In most Adult Day Schools, teachers don’t get paid time to prepare lessons. Most adult schools have no class size maximums and have as many as 55 students in a class. These schools teach the same credit courses as any other “regular” high school from the same Ontario curricula.

In Toronto, there are only 5 adult schools which serve thousands of adult students every year. In other boards, there are even less. The looming reality of Ontario’s high schools having large class sizes, underserved special needs students, and underpaid teachers is already happening in Adult Day Schools. If it’s so bad for the regular schools, why is it ok for us? 

We need #equityforads and we need it now.

Update on the fire at 235 Gosford Blvd.

On Friday, November 15, the apartment building located at 235 Gosford Boulevard, near Jane and Steeles, experienced a 5-alarm fire that displaced close to 354 hundred residents and resulted in the death of one resident. The fire reportedly started on the eighth floor, but the Ontario Fire Marshall is not viewing the fire as suspicious at this time. 

Driftwood Community Recreation Centre opened their doors for the first two nights to provide shelter for residents who could not find another place to stay, and York University followed suit by opening their doors for the same purpose. The university released their Tait McKenzie Centre for 14 days to accommodate all of the residents that needed a space to eat, rest and use their facilities. The centre was open 24/7 and ID was not required to register due to the circumstances. Shelter provisions are part of the City’s Emergency Management plan to help house displaced residents and these services are provided for a 14-day period. By the end of the two weeks, 34 residents were left at the centre and were then transferred to hotel accommodations provided by the property manager, RKM.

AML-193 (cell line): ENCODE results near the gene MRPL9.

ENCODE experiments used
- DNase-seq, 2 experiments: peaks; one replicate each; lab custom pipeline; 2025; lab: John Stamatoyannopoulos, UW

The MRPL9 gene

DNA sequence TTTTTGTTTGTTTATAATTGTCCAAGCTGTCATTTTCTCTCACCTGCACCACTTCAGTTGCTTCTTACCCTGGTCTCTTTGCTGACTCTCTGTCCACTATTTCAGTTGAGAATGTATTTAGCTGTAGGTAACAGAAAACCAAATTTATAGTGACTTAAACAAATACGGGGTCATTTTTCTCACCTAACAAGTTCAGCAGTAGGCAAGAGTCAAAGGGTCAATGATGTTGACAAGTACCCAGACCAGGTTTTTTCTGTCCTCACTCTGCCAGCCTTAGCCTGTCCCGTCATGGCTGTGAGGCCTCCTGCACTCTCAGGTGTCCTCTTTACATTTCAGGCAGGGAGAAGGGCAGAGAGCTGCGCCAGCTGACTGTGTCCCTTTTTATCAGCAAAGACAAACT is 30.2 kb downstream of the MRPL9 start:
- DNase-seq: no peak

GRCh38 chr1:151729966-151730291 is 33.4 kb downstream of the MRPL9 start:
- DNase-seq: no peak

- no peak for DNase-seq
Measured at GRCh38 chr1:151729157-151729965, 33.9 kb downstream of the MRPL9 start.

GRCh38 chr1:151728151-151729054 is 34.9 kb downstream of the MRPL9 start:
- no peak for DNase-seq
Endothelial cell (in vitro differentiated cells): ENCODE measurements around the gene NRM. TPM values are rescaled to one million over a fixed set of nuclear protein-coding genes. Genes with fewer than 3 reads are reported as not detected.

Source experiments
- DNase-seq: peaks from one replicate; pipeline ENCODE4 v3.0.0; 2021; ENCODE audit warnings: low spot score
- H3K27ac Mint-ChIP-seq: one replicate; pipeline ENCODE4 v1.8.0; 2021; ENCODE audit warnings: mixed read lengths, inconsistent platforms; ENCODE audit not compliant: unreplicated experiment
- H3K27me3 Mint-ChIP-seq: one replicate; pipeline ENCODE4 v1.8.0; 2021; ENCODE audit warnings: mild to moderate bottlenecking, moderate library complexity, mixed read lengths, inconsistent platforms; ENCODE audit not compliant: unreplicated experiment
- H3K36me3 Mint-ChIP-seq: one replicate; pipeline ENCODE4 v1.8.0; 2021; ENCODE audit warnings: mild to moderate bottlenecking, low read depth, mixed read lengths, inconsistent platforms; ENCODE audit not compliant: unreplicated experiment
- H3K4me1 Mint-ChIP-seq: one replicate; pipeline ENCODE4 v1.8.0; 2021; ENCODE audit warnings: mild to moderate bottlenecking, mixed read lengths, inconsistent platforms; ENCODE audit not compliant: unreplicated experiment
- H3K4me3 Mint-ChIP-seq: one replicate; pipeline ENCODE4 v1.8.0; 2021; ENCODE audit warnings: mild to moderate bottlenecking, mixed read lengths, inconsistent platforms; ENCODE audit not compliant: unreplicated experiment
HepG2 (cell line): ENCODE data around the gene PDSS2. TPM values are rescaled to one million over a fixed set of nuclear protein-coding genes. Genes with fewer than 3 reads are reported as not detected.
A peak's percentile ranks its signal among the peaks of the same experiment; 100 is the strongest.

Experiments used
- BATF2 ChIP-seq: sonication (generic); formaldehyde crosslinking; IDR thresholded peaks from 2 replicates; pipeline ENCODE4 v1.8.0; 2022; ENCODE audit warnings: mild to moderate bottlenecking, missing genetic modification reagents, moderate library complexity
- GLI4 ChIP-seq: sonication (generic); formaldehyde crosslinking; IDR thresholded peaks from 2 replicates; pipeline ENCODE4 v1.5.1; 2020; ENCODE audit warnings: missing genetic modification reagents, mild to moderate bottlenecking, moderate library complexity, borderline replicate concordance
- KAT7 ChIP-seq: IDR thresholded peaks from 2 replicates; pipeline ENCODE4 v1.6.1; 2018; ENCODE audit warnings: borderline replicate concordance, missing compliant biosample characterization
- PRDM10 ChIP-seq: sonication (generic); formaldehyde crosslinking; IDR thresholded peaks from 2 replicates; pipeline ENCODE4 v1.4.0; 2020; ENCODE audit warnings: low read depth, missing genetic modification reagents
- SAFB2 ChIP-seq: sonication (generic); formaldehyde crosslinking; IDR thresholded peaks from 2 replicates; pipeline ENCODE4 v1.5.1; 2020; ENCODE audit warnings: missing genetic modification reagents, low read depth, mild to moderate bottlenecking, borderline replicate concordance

The City indicated that the reception centre provided cots, showers, secure storage, animal care and personal services such as hygiene kits and mental health supports. The Red Cross was authorized to manage the temporary shelter and distribution of amenities. Vouchers were provided for those who lost or could not access their belongings. Most units were made accessible temporarily for the purpose of scheduling appointments with the landlords, which allowed many residents to drop in and gradually grab supplies from their homes, including clothes and toiletries.

Tenants who made alternate living arrangements were still encouraged to register with the Red Cross on site at York University over the 14-day period to ensure that they had an opportunity to access the same resources that those staying at the shelter were utilizing. Local schools accepted clothing donations for the students impacted by the fire, however, the Red Cross encouraged online donations for security reasons.

Local City Councillor Anthony Perruzza and MPP Tom Rakocevic, along with representatives from their offices were present and continue to advocate for residents. Mayor John Tory was also on-site showing support for the community and has since released statements about the ongoing progress of the situation.

Emergency Response units are still investigating the cause of the fire. While it has not been confirmed when residents can move back, contractors are working to restore the building as quickly as possible. Depending on the state of the unit, it could take months until some are habitable again. The Downsview Advocate will continue to publish updates as they become available in order to keep the neighbourhood up-to-date

If readers have further questions, please call The Red Cross – Toronto Office Emergency Services at: (416) 480-0195 or local City Councillor Anthony Perruzza’s Office at (416) 338-5335.